Barack Obama and Hidden Figures: The Week in Pop-Culture Writing

Highlights from seven days of reading about arts and entertainment

Paul Beaty / AP

Barack Obama Was the Perfect Pop-Culture President
Todd VanDerWerff | Vox
“Obama was as comfortable on Fox News as he was on The Daily Show or reading mean tweets on Kimmel. He could play games with Jimmy Fallon or talk policy with journalists, and act demonstrably different with both. It often seemed like he truly understood pop culture, particularly hip-hop and prestige TV, the two most dominant cultural forms of his era. It was like he chose a persona for each occasion—goofy but proud dad, cool guy, serious wonk—and then stepped into it.”

Juice and the Theater of Black Nihilism
Hanif Willis-Abdurraqib | MTV News
“The easy thing would be to mention the cycle of imitation in life and art, but I think there are violences so common that calling them imitation when spilled onto a big screen is somewhat reductive. What I find myself more interested in, with both Khalil Sumpter and with Bishop in Juice, is what so rarely happens with black people who live and die and do wrong today: an ability to visualize a complete life behind simply a finger that pulls a trigger, and a willingness to understand what drove them there. In this way, Bishop and all of his complexities were the perfect vehicle for Tupac’s entry into film.”

Frank Ocean as an Emersonian Hero
Sophie Atkinson | The Rumpus
“The irony of all this is that, as Emerson recognizes, someone who couldn’t care less about how they come across is all the more charismatic and convincing. Emerson talks of an honor developed by carving out your own path regardless of external opinion … Reddit didn’t obsess about Ocean’s release-date dipshittery earlier this year because it hates Ocean, but because, like most of us, it’s in love with him. It’s the same vibe that person you went on two dates with and forgot to text back gives off when you run into them at a party. They want you more because they know you’re not consciously rejecting them; your priorities are just elsewhere.”

Hidden Figures and the Ambitious Working Mother
Stacia L. Brown | The New Republic
“Rare is the civil rights-era biopic that gives us this vantage of the black experience. Though discrimination is at play throughout, scholarship and tenacity are even more prominent. Though hushed household tensions do arise between men and women, they are quashed in favor of the family’s health and the woman’s upward mobility. Plenty of factors must have contributed to Hidden Figures winning the box office for its first two wide-release weekends, but the gifts it bestows and restores are what make it an invaluable viewing experience.”

Is La La Land a Good Musical?
Rob Harvilla | The Ringer
“If any song here will endure once awards season is over, bet on ‘City of Stars,’ a fine, understated bit of Chet Baker worship, with a delicate gravity not worth flouting. The melody is so sturdy and unflashy that it can carry Gosling, not the other way around; simplicity is a plus when your singer can’t handle much complexity. It’s also a bit of an earworm, and if you’ve had it stuck in your head for weeks, you are entitled to your discouraging words.”

What’s at Stake if Trump Kills the NEA
Marc Hogan | Pitchfork
“For free-market libertarians and religious conservatives, the idea of federally funded art was probably always going to be a tough sell. But for the rest of us, to put this in context: what Trump would be destroying here is barely a rounding error in terms of the overall U.S. budget, but of great value to the artists it goes to support.”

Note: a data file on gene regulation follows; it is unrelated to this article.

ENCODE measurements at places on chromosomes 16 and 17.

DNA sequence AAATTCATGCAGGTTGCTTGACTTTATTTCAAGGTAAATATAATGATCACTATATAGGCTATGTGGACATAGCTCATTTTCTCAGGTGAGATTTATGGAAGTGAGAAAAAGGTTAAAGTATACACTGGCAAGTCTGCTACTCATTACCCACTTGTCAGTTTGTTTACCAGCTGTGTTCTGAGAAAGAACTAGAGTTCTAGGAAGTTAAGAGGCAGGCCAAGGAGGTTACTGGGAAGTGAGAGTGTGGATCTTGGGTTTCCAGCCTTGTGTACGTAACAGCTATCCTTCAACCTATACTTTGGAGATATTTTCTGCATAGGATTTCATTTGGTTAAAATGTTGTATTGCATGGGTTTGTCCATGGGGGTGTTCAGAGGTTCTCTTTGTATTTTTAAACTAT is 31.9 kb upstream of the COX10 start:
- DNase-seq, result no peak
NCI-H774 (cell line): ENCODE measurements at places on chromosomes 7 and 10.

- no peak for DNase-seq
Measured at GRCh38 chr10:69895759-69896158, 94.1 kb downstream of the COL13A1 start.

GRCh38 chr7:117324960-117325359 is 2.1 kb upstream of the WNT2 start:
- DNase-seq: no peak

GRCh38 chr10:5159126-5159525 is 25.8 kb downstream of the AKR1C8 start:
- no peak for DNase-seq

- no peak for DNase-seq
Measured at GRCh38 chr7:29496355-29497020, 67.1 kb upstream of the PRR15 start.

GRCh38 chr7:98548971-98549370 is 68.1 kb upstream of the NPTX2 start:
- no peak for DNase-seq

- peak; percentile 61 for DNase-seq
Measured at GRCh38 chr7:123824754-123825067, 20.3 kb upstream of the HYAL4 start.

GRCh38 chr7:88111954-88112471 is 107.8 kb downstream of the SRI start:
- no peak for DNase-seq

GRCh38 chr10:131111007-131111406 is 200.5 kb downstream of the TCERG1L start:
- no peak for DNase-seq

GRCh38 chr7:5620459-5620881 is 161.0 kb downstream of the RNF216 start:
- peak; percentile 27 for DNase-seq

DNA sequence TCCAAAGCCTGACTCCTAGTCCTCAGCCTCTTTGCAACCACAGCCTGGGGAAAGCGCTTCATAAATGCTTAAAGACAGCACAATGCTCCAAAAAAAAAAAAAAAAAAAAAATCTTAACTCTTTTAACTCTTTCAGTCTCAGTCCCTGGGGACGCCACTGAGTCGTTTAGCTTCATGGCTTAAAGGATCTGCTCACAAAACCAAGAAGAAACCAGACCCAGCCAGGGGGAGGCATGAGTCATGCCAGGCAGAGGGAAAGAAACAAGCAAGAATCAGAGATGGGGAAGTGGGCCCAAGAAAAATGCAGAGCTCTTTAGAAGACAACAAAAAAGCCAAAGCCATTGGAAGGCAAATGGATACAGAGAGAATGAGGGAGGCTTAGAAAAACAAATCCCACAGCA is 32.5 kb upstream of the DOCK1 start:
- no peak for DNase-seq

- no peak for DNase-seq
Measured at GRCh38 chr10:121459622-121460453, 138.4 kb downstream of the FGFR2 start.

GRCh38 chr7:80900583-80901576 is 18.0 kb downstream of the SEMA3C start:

A Man in Himself Is a City: Jim Jarmusch’s Paterson
Charles Taylor | Los Angeles Review of Books
“We can’t ignore the soulful stoicism on Adam Driver’s face. It’s the look of a man who has accepted his life and his responsibility for maintaining it. There is, in the way he nuzzles the still-sleeping Laura when he wakes in the morning—tenderly, exploringly, the edge of hunger kept at bay—in the way he wakes to the aroma of her baking and says the word ‘cupcakes,’ savoring it and relishing its familiarity, the ability of a man who, as a poet should, appreciates the ordinary moments given to him. And yet, in some part of him, we see the uncertain longing for something more.”

The Gender Fluidity of Krazy Kat
Gabrielle Bellot | The New Yorker
“P. G. Wodehouse compared it favorably to Wagner’s ‘Parsifal’; Jack Kerouac later said it influenced the Beats. The strip ran from 1913 until 1944, the year that Herriman died. It is set in a dreamlike place called Coconino County, where a black cat named Krazy loves a white mouse named Ignatz, who throws bricks at Krazy’s head. Krazy interprets the bricks as ‘love letters.’ Meanwhile, a police-officer dog, Offisa Pup, tries to protect Krazy, with whom he is smitten. The structure of the strip was built on reversals: a cat loves a mouse, a dog protects a feline, and, at a time when anti-miscegenation laws held sway in most of the United States, a black animal yearns for a white one.”

How the Far-Right Is Changing U.S. Publishing
Colin Robinson | The Guardian
“Why all the furore over Yiannopoulos? Those objecting to Dangerous seems more concerned about its anticipated tone than any pernicious, new ideas it may contain. With the start of the Trump presidency comes fear of a new, more vituperative tenor in the mainstream, cementing a national lurch to the right. The American far right is characterized by, as Angela Nagle puts it, ‘a slippery use of irony’; its ‘hip elitism’ allows prejudice to be disguised as harmless entertainment. Yiannopoulos, with his Hugh Grant-like bashfulness and potty mouth, perfectly fits this tawdry bill.”